In Colorado, crews have visited the same 317 plots in 2004, 2008, 2011, and 2016 and found that though prairie dog occupancy fluctuated, overall the number of occupied plots across the range has not changed enough to warrant concern, Seglund said. Most of the changes have been influenced by known plague outbreaks that have caused populations to decline, and by several wet seasons that have caused populations to increase. Similar results were found in Utah. Wyoming conducted its first occupancy surveys in 2016. The next surveys in Colorado and range-wide will be conducted in 2022.
The primary limiting factor for all prairie dog species is plague, a deadly non-native disease that can wipe out huge prairie dog colonies in a matter of days. The disease is transmitted by fleas. Fortunately, Seglund explained, populations of white-tailed prairie dogs are wide-spread so the species, so far, has been able to weather plague infestations.
“Plague is the big issue. We’ve seen ups and downs in our surveys but prairie dogs are resilient. Humans have tried to eradicate the species through extensive poisoning campaigns and now this non-native disease has impacted populations range-wide. Though it appears the white-tailed prairie dog is not a species that’s going extinct, we need to continue to monitor it and manage populations not only to benefit this species but also all of the other species associated with it.” Seglund said.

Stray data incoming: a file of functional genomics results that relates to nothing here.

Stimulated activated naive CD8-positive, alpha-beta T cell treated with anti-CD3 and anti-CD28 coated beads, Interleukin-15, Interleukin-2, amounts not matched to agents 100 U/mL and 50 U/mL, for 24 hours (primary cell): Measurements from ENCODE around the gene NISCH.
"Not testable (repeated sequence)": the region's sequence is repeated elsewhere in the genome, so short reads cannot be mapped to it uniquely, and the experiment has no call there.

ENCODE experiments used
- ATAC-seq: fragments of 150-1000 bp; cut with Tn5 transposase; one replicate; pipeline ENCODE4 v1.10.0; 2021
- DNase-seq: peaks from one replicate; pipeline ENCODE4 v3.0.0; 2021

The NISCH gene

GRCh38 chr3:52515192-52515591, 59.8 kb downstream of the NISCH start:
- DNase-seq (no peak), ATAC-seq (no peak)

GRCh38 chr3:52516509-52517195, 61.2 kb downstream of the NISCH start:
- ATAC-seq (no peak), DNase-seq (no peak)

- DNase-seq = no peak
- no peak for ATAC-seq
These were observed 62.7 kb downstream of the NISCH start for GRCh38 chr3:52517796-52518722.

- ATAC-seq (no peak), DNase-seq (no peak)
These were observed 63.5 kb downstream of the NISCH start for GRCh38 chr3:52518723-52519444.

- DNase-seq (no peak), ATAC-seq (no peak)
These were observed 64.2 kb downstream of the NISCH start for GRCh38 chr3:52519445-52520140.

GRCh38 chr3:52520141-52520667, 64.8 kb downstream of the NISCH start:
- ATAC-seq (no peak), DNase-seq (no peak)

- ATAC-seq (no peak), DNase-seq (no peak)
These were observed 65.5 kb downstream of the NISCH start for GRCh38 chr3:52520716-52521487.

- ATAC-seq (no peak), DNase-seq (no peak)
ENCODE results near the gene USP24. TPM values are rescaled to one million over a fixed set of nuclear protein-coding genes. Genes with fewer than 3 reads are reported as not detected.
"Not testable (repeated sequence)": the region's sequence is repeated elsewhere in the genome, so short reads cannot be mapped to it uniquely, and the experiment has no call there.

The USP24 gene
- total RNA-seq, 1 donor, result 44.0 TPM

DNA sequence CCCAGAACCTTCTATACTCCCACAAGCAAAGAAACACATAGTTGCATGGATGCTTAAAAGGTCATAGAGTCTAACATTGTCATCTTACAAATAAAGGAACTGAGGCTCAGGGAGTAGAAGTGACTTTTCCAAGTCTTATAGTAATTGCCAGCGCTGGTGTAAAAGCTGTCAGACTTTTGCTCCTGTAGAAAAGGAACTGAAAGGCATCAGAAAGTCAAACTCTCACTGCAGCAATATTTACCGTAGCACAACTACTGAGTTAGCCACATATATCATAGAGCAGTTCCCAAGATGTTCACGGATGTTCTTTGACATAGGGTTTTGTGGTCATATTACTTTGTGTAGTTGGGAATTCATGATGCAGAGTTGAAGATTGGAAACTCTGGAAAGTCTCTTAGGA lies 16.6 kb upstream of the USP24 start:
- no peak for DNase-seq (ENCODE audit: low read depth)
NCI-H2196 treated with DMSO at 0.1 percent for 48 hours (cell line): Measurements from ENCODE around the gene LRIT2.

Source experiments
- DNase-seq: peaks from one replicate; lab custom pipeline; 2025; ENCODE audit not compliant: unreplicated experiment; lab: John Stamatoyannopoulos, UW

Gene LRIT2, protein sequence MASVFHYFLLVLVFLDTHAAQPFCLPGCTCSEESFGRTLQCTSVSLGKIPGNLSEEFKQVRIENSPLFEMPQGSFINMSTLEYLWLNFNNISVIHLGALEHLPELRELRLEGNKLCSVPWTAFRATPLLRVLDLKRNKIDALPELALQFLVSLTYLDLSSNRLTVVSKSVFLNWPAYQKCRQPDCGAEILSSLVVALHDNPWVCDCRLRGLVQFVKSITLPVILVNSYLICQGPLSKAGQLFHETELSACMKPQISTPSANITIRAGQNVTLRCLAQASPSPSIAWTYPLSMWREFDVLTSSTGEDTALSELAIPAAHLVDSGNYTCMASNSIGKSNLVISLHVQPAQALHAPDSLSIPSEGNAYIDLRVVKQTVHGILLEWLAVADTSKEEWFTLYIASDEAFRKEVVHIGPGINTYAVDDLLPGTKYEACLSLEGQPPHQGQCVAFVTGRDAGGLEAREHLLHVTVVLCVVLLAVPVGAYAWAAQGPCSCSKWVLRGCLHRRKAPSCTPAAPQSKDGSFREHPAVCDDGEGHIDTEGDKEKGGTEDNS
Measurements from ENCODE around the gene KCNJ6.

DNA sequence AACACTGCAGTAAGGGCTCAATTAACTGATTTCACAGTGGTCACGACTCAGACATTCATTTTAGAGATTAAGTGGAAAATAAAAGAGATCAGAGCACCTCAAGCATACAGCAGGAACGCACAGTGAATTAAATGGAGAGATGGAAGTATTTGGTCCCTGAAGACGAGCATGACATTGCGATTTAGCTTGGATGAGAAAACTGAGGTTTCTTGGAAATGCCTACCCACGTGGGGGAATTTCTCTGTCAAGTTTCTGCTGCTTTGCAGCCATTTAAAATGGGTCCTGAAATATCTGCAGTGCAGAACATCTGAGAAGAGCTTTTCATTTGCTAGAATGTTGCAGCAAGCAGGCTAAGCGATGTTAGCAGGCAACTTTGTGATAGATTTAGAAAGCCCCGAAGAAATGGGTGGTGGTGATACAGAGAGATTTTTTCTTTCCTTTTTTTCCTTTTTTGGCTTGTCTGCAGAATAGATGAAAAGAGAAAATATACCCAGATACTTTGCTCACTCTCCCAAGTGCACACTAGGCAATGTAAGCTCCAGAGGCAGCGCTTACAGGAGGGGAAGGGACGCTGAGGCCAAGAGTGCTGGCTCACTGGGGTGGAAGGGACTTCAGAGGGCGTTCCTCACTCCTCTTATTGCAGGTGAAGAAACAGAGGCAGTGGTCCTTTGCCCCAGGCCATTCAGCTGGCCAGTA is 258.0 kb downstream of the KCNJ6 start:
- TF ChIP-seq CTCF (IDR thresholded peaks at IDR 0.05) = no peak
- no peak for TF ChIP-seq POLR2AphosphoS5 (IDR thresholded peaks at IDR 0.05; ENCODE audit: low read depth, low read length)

Brian Holmes, a CPW conservation biologist in Meeker, explained that the largest stronghold for the white-tailed prairie dog species in Colorado is in Moffat and Rio Blanco counties where they occupy vast areas of BLM managed public lands. CPW biologists, in cooperation with the BLM and Dinosaur National Monument, are developing management plans that could help the long-term survival of the species. Plans could include habitat improvement projects and deploying a vaccine bait to help protect animals on an annual basis from contracting plague.
The USFWS announced its decision in a news release. It said: “After a thorough review of the best-available scientific and commercial information, the U.S. Fish and Wildlife Service announced that the white-tailed prairie dog is not currently in danger of extinction and is not likely to become in danger of extinction within the foreseeable future. Consequently, the Service has released a 12-month finding stating that the species is not warranted for listing under the Endangered Species Act at this time.”
Prairie dogs breed once a year and can produce litters from 4-8 young. They usually go into hibernation in early autumn when their food sources dry up. They emerge again at the first sign of warm weather, usually in March.
CPW is an enterprise agency, relying primarily on license sales, state parks fees and registration fees to support its operations, including: 41 state parks and more than 350 wildlife areas covering approximately 900,000 acres, management of fishing and hunting, wildlife watching, camping, motorized and non-motorized trails, boating and outdoor education. CPW’s work contributes approximately $6 billion in total economic impact annually throughout Colorado.